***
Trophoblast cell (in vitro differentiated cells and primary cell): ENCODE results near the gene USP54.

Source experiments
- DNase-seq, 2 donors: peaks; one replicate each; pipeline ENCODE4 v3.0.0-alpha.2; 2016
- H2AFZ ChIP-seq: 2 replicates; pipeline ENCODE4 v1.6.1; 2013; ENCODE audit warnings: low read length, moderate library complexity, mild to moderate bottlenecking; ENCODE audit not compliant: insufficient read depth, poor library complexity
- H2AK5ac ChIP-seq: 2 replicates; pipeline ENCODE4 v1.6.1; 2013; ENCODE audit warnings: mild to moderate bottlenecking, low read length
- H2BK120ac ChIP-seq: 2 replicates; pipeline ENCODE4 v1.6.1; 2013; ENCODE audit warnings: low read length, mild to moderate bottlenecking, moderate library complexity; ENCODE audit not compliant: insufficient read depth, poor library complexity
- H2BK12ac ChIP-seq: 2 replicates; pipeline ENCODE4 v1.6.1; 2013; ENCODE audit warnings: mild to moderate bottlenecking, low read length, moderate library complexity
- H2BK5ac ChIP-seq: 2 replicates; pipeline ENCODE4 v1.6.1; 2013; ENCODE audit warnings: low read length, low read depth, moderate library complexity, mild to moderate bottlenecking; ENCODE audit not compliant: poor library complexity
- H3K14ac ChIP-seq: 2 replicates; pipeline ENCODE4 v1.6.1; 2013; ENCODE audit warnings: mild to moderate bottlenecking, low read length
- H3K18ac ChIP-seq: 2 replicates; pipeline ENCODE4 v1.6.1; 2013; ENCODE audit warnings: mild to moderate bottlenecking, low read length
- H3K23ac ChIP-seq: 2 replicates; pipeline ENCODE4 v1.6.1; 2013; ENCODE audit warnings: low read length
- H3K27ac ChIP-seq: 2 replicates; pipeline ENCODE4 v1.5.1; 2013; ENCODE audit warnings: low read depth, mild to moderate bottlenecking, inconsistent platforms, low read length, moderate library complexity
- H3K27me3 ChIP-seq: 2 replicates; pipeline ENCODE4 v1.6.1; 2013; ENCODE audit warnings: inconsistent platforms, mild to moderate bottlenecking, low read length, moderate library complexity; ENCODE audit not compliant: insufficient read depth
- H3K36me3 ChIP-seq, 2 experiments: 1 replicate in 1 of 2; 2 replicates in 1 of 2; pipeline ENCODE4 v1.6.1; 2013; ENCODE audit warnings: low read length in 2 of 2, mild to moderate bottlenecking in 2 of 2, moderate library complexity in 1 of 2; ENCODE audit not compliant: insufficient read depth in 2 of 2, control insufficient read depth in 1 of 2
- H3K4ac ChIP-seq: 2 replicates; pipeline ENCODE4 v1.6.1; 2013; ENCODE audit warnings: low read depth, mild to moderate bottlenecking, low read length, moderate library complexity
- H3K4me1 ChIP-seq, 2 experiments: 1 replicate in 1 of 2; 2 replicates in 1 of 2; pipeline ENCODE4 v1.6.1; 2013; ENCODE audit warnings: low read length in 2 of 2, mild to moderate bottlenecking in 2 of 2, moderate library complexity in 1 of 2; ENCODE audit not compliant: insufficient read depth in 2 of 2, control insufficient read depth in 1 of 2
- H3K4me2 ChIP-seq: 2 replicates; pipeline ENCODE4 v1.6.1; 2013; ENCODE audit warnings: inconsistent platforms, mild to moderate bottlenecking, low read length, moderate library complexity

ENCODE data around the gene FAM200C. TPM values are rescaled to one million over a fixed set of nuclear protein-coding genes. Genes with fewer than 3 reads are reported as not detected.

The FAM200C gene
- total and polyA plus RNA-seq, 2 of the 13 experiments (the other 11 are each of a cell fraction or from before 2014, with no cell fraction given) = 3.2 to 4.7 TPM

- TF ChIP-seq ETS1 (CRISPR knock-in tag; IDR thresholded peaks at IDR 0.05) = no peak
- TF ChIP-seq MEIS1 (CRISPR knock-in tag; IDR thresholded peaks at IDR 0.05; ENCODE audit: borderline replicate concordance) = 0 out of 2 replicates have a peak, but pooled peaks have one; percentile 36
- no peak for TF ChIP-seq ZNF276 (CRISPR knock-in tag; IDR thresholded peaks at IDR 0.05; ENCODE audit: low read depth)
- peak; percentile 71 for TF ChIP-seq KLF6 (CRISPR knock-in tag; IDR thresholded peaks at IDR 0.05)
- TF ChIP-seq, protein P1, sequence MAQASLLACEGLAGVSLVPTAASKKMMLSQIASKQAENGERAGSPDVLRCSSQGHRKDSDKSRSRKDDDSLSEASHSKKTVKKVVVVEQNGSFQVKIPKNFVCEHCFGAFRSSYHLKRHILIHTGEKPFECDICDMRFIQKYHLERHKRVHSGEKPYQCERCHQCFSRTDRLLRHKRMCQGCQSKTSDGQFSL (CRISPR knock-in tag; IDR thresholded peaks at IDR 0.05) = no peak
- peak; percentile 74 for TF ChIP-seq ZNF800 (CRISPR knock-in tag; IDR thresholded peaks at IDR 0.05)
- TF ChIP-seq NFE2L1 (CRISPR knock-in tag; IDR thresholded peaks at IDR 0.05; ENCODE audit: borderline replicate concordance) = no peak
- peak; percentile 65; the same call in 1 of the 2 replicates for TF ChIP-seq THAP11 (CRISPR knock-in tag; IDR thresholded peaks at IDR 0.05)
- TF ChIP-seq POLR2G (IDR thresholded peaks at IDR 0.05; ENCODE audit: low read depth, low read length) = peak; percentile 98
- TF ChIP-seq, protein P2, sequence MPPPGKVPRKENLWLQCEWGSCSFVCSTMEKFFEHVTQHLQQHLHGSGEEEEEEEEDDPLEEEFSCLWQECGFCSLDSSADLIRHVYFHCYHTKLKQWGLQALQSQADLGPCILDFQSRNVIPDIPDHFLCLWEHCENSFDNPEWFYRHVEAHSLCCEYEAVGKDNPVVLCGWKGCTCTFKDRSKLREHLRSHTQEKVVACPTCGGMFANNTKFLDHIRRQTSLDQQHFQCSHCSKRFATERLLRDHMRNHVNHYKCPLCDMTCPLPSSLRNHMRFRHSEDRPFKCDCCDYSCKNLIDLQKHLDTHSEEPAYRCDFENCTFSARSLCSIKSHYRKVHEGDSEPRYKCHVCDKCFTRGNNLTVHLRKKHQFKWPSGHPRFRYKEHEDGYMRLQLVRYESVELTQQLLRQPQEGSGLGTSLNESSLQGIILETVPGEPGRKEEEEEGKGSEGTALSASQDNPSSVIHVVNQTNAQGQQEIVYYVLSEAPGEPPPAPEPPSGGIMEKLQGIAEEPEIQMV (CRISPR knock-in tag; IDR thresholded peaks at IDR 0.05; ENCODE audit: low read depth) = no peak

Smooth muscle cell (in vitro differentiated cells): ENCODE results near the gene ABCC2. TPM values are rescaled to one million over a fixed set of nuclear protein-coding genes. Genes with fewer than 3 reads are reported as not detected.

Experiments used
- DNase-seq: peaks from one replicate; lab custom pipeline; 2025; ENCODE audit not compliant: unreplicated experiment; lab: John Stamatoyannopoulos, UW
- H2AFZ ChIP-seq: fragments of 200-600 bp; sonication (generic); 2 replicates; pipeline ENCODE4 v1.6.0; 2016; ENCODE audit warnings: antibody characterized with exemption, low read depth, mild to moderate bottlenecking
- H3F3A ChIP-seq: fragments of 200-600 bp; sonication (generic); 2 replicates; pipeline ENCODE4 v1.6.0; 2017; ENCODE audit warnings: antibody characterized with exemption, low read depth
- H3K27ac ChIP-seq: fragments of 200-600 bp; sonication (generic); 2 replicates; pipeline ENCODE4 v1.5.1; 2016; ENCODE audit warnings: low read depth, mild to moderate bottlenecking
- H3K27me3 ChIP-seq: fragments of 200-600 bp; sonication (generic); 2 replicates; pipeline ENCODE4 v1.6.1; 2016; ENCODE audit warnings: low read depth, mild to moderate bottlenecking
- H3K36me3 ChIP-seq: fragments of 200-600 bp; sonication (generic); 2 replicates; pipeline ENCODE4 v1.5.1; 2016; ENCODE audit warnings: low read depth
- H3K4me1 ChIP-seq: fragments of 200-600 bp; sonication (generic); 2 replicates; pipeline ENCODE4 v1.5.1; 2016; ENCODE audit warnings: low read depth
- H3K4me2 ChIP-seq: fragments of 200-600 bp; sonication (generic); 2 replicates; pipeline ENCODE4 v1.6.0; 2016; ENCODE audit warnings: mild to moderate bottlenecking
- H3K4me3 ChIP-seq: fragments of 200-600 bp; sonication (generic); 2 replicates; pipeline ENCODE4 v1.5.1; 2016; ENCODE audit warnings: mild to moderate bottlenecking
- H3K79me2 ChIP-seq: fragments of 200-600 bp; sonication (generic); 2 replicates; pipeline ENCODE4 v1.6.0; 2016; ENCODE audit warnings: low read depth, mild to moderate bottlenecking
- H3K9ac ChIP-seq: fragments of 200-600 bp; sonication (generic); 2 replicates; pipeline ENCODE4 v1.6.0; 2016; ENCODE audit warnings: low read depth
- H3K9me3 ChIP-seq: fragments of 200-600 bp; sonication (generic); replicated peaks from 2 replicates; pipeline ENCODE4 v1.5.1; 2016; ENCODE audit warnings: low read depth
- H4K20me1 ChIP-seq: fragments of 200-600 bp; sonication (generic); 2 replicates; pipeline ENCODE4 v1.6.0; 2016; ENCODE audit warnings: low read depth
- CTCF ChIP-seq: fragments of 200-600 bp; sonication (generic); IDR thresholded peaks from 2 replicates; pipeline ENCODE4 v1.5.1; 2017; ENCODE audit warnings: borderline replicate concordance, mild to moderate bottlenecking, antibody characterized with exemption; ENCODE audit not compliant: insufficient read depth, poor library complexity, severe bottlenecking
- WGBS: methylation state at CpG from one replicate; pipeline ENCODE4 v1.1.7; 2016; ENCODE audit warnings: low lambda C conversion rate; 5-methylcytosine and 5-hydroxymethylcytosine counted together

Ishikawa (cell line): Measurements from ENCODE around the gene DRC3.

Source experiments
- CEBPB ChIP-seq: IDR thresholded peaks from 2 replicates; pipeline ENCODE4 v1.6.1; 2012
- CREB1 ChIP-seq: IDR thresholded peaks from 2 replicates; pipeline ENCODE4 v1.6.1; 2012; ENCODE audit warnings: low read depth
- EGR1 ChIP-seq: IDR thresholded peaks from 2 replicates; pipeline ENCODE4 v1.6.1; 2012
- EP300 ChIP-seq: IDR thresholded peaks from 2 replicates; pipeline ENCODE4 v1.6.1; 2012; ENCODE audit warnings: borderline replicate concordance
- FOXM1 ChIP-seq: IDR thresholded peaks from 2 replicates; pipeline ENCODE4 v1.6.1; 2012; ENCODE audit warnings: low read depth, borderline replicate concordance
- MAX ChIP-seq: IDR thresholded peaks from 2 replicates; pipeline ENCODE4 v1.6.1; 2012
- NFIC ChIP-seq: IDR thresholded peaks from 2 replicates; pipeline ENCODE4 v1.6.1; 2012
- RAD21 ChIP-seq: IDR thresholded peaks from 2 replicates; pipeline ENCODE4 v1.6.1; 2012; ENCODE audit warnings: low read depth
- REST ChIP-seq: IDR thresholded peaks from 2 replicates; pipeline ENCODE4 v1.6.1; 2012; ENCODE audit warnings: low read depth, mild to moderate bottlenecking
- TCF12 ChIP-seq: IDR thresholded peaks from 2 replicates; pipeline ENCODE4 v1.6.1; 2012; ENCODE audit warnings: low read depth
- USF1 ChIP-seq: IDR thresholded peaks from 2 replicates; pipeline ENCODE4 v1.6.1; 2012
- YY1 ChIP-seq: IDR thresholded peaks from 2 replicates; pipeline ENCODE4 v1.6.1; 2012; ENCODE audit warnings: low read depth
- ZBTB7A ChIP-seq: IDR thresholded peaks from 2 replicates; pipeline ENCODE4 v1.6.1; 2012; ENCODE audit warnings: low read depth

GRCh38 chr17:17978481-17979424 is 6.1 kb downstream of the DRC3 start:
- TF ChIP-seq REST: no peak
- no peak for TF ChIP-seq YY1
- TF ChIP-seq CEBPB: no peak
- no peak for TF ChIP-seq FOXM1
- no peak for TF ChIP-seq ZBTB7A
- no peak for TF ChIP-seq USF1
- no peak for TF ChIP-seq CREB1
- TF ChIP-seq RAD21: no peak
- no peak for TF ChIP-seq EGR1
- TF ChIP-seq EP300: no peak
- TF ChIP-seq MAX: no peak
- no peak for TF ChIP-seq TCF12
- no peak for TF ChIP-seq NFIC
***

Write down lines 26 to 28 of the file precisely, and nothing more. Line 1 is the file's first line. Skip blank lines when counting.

- peak; percentile 74 for TF ChIP-seq ZNF800 (CRISPR knock-in tag; IDR thresholded peaks at IDR 0.05)
- TF ChIP-seq NFE2L1 (CRISPR knock-in tag; IDR thresholded peaks at IDR 0.05; ENCODE audit: borderline replicate concordance) = no peak
- peak; percentile 65; the same call in 1 of the 2 replicates for TF ChIP-seq THAP11 (CRISPR knock-in tag; IDR thresholded peaks at IDR 0.05)